In case you missed months’s webinar with Siemens on oxygen measurement in safety critical applications, we’ve put together some of the key points:
What is a safety critical application?
A safety critical application is one in which system failure could result in loss of life, significant property damage, or harm to the environment.
There are a number of critical applications that anyone in the process industry should be aware of:
- Thermal oxidizers are process units for air pollution control in many chemical plants. They work by decomposing hazardous gases at a high temperature and releasing them safely into the atmosphere. When thermal oxidizers are not working properly, they can be explosion hazards.
- A gas flare is a combustion device used in plants for burning off flammable gas released by pressure relief valves during unplanned equipment overpressure. The oxygen level in the flare gas must be set below that of where an explosion could occur.
- Inert blanketing refers to the layer of gas, typically nitrogen, that lays atop contents in a tank, container, or silo to reduce oxygen content in the vapor space, and ultimately reduce the risk of unwanted combustion. If the inert blanketing fails, there is a possibility of explosion.
Last summer, the U.S. Environmental Protection Agency conducted an air quality survey at Union Station in Chicago. The results showed elevated concentrations of respirable particulate matter (PM2.5) in ambient air on train platforms and nearby streets.
PM2.5 is a mixture of liquid droplets and particles measuring 2.5 micrometers in diameter or smaller. These tiny particles can be inhaled deep into the lungs where they can enter the bloodstream and cause serious health problems. The risk is even more severe for youth, the elderly and those with respiratory conditions like asthma.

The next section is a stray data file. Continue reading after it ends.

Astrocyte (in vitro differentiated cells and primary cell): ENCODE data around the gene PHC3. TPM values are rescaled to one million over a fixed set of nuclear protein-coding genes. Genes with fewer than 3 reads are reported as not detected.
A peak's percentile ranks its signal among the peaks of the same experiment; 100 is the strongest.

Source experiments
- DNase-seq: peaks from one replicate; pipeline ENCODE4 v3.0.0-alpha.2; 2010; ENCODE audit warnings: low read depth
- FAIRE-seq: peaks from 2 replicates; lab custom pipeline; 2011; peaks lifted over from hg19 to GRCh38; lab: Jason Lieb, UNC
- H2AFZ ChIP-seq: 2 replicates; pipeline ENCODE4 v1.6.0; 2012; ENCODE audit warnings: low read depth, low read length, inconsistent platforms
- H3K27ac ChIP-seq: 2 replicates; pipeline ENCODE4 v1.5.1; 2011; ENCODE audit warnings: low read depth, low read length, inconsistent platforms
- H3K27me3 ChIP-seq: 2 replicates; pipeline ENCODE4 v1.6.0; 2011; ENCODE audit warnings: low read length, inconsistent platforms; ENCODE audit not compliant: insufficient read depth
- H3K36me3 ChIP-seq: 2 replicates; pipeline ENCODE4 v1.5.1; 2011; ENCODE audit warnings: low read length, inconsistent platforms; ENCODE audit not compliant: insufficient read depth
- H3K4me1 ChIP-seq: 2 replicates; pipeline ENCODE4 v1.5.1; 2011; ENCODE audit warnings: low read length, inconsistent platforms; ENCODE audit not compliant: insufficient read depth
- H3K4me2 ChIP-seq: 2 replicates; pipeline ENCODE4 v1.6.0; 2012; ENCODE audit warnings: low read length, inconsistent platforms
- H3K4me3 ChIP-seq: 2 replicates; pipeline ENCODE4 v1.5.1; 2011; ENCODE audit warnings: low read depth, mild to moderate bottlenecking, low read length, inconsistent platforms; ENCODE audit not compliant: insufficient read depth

The addition to OSHA Standard 29 CFR 1926 was designed to protect employees engaged in construction activities at work sites with one or more confined spaces.
A confined space is not designed for human occupancy. It has limited means of entering or exiting and can have a potentially hazardous atmosphere. Confined spaces may be poorly ventilated and, as a result, lack adequate oxygen or contain dangerous levels of toxic gases.
Before standard 29 CFR 1926, OSHA’s confined space regulations only applied to general industry. A gap grew obvious when the department of labor statistics reported most confined space fatalities were occurring during construction activities.
The new standard is very similar to the previous one, but applies directly to work in construction. It requires a permit to enter, pre-entry testing and continuous monitoring while inside the confined space.
While this new standard closes the gap in construction work, it leaves out one important component: maintenance.
This was how many conversations started while exhibiting at conference last week. OSHA released its rule for occupational exposure to respirable crystalline silica back in March and many are still looking to understand how it will affect their business and employees.
The new rule goes into effect on June 23, 2016 and most business will have between one to five years to comply depending on industry. The new standard reduces the permissible exposure limit (PEL) for respirable crystalline silica to 50 micrograms per cubic meter of air, averaged over an 8-hour shift. This is a reduction is two to five times lower than the previous PEL.
Late last year, TSI released an update to their FitPro+ Fit Test Software (v3.2) to further improve the efficiency of your respirator fit testing operations.
The updated software works with the for PortaCount Plus model 8020, PortaCont Pro model 8030, PortaCount Pro+ model 8038, and is compatible with both 32-bit and 64-bit versions of Windows 7, 8, and 10 operating systems.
Update your FitPro+ software to get:
- Real-time fit factor technology speeds testing time
- Automated step-by-step guidance eliminates errors
- Easy reporting and record keeping
- Above and beyond regulatory compliance